Sorry for the length, but I didn't have time to write a short blog.

Wednesday, September 4, 2013 okay.

I didn't see The Great Gatsby in the movie houses.  I waited for the DVD which came out last week.  I will point out that my wife did go see it, and she told me that on the big screen it was visually stunning.  I will also point out that I've never made it through any version of the Fitzgerald novel adapted for the screen.  I know the 1974 version with Robert Redford was highly praised.  I walked out on it.  I found it incredibly boring. Thinking it was because I was probably too young for the movie I've tried to watch it several times.  I was not too young.  It is boring.  So I approached the new Gatsby with some trepidation.

The novel, which is in no way a favorite either, is a complex story so adapting it to the screen in some sort of straight plotline movie also a hard task.  For Baz "Romeo and Juliet/Moulin Rouge" Luhrmann to bring his over-the-top style to the movie made it at least interesting to look at.  I have to admit though by the end of the first party, I'd grown a bit weary of how many Art Deco grand spectacles was included.  Clearly the staging was done with 3D in mind.  At least, I wasn't bored.

His attempt to include the ever dominant eyes of Dr. T.J Eckleberg was both visually impressive and thematically a failure.  The eyes are not as the movie seems to indicate the "eyes of God" but are supposed to be the loss of spiritual values in favor of the American Dream becoming more about making money than becoming simply better.   So it becomes a bit oversimplified but I admit, it is a difficult symbol that every adaptation has struggled with.  The eyes over the valley of ashes push the idea that the Dream has become a lie.

The movie does better with the "green light" at the end of Daisy's dock which Gatsby watches from his house and reaches for.  The green light in both movie an book becomes Gatsby's dream, but it is far, unobtainable, in the distance.  While the movie puts forth the idea that when Gatsby and Daisy cannot see the light, he has lost something among many things he sees as magic, it tends to downplay the idea that Gatsby has but one dream and that he has done all for Daisy, and like the green light, she is an unobtainable dream.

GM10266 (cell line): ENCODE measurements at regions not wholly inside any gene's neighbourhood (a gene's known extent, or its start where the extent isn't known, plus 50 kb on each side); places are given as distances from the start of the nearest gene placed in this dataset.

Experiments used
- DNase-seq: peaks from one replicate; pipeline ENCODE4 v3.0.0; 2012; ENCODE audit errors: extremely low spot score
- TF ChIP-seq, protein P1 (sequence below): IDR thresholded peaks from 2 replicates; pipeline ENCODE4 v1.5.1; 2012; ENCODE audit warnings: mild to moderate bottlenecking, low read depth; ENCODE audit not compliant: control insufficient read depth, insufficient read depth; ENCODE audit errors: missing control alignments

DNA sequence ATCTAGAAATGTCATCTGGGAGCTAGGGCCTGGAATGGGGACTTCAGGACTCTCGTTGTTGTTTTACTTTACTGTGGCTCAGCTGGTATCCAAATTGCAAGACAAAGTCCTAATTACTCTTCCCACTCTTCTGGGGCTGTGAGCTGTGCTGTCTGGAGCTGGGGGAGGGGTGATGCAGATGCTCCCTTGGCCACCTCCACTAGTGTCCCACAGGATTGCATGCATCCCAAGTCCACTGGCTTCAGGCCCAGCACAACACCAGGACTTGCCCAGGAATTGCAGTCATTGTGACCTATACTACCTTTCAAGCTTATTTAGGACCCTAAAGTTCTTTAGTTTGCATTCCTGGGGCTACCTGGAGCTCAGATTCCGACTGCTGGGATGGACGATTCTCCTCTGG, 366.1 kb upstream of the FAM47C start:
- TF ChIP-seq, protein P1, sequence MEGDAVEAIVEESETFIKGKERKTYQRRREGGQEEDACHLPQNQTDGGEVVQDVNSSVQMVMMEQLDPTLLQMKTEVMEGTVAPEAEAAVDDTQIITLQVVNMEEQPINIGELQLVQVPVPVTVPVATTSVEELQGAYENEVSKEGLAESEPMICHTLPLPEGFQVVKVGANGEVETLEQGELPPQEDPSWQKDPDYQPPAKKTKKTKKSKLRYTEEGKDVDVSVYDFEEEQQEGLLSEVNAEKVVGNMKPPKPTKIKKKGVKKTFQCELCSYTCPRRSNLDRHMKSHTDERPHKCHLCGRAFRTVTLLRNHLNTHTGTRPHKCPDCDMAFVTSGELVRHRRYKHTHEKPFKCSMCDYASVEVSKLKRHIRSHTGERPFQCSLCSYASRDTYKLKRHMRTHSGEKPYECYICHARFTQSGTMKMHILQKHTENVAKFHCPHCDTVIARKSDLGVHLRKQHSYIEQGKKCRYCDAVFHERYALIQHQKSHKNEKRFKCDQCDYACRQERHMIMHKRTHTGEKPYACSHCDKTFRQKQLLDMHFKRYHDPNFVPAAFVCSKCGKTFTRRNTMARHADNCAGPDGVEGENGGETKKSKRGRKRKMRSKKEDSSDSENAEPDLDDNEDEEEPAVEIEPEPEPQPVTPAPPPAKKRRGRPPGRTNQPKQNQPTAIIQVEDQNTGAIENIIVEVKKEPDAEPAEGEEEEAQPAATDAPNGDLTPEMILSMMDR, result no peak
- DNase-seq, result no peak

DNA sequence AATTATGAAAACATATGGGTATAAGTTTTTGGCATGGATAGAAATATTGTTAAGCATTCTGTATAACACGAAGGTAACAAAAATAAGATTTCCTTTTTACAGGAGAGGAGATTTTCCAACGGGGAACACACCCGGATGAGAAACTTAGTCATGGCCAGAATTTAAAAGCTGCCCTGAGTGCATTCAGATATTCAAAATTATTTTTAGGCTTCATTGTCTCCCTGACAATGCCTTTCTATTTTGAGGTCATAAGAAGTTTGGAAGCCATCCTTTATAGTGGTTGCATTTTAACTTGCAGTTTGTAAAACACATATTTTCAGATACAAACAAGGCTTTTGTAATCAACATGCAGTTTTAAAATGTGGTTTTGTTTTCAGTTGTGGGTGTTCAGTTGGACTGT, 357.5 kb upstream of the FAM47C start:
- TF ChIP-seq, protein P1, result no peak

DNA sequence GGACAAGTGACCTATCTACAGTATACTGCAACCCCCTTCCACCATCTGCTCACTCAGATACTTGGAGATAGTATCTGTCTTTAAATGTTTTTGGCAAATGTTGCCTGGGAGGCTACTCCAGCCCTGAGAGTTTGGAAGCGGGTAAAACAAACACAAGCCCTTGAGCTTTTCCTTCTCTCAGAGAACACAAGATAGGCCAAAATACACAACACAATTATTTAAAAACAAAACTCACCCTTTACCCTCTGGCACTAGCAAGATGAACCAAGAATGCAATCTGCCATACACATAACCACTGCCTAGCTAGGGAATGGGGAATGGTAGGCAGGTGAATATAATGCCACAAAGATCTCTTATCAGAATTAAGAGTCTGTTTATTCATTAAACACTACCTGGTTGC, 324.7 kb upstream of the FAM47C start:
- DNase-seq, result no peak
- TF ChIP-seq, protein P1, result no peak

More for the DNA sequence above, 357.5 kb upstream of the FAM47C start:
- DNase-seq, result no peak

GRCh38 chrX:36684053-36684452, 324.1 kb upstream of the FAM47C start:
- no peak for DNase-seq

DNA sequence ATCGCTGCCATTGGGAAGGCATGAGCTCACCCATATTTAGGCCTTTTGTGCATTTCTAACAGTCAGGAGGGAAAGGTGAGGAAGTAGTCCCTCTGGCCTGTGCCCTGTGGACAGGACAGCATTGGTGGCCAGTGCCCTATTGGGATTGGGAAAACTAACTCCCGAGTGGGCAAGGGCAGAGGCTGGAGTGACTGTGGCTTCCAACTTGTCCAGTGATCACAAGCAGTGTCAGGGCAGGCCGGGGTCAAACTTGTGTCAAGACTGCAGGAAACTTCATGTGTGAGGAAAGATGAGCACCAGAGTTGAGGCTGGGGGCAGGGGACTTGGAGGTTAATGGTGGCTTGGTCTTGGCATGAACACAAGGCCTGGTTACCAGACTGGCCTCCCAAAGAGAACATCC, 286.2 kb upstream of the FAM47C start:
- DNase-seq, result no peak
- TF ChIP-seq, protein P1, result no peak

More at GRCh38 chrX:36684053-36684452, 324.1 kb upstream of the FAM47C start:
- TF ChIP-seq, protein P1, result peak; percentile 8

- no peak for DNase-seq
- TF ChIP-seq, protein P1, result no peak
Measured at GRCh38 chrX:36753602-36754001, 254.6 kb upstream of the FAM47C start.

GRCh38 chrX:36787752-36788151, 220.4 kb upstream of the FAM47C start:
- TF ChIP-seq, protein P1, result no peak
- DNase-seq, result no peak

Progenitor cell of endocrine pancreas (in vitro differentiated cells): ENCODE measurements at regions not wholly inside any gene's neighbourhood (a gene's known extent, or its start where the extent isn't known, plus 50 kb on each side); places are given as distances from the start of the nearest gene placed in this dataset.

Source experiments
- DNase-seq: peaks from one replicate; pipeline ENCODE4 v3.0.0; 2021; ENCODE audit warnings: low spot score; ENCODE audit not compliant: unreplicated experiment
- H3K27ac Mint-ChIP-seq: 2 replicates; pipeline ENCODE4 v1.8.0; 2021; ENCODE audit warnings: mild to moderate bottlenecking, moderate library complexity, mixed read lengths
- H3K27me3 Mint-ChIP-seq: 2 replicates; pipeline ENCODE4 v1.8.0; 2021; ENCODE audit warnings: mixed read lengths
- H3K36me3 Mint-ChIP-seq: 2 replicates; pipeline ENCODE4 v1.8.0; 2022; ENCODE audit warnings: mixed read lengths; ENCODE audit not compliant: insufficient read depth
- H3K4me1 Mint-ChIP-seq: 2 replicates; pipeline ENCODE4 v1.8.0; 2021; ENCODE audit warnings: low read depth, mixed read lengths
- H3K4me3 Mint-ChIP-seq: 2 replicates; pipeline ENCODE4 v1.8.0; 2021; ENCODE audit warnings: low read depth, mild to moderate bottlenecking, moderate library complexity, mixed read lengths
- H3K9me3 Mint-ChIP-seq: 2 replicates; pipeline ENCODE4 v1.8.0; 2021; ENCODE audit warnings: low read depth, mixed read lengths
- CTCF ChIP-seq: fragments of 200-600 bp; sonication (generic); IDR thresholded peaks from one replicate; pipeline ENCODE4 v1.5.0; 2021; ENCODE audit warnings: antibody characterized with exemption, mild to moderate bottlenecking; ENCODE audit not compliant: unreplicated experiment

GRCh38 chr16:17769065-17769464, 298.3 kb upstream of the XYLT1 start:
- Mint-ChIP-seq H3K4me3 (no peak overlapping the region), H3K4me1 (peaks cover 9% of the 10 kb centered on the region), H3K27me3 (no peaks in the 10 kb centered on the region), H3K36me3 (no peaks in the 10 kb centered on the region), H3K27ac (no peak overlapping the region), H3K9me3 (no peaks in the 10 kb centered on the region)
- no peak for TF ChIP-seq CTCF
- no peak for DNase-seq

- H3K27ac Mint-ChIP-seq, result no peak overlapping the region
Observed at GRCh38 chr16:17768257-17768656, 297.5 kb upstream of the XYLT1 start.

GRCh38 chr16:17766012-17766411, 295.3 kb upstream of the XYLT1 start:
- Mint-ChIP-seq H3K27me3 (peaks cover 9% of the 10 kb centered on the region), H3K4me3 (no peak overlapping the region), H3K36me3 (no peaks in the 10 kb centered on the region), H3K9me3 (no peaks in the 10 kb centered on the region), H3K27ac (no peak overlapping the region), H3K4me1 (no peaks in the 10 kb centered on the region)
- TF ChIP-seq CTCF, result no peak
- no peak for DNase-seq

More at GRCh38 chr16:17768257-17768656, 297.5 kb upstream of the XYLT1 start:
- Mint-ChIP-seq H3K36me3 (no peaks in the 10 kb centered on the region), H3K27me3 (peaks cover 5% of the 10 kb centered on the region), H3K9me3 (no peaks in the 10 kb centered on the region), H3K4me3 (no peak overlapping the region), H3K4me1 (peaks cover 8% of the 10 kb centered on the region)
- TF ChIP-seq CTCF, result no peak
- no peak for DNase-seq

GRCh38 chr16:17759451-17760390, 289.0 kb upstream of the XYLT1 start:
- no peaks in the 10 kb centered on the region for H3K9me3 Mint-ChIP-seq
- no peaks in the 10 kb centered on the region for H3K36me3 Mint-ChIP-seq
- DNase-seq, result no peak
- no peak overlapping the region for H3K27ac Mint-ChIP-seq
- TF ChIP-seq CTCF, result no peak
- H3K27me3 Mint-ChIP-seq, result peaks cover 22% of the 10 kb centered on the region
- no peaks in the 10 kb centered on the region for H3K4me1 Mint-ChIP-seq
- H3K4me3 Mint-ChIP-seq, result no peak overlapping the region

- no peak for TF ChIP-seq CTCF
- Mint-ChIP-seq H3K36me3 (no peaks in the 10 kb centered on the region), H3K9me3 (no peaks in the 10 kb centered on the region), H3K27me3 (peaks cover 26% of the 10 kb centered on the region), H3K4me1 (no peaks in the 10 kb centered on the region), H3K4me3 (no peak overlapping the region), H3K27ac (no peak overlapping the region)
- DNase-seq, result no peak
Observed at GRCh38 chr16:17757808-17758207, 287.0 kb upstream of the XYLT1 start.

The final words of the film are straight from the novel, but it felt as if something were missing to me.  It dawned on me that the last part of the film had simplified the end of what was a complex ending in the novel. The other element that I found getting in the way were the transferring the words written by the narrator, Nick Carraway, played by Toby Maguire. I also do not understand why we need to have Nick telling the story to anyone but the audience.  The entire sanitarium sequence is useless and an unnecessary device so we can have words floating all over the screen.  While I am at it, Gatsby does not need to start or end every sentence with the words "old sport." The entire point is that Gatsby is good at looking like new rich and fitting in.  The constant addition of "old sport" makes it appear that he isn't.

The older he gets and the more experienced, Leonardo DiCaprio becomes a stronger and cleaner actor.  He does capture the mystery of Jay Gatsby better than those who have played the role before him.  Maguire as the chronicler of the events also turns in his usual solid slightly overacted performance.  The antagonist of Tom Buchanan, played by Joel Edgerton, was  a bit too evil rich.  One has to wonder that if Carraway (Maguire) and Buchanan (Edgerton) were once school friends, what did Carraway ever see in this pompous fool or why Daisy would ever marry him. Daisy, the lost love, is played by Carey Mulligan, does okay, but she doesn't really stun as The Woman who has impacted so many lives, especially becoming the obsession of the mysterious Gatsby.

I am not one to ever expect movies and books to be equals.  Still, the movie lacked depth.  It was a surface level.  Like Moulin Rouge, it is visual and mostly well acted but lacks depth that it needs to become truly great film. The Great Gatsby is worth the watch, but is merely okay.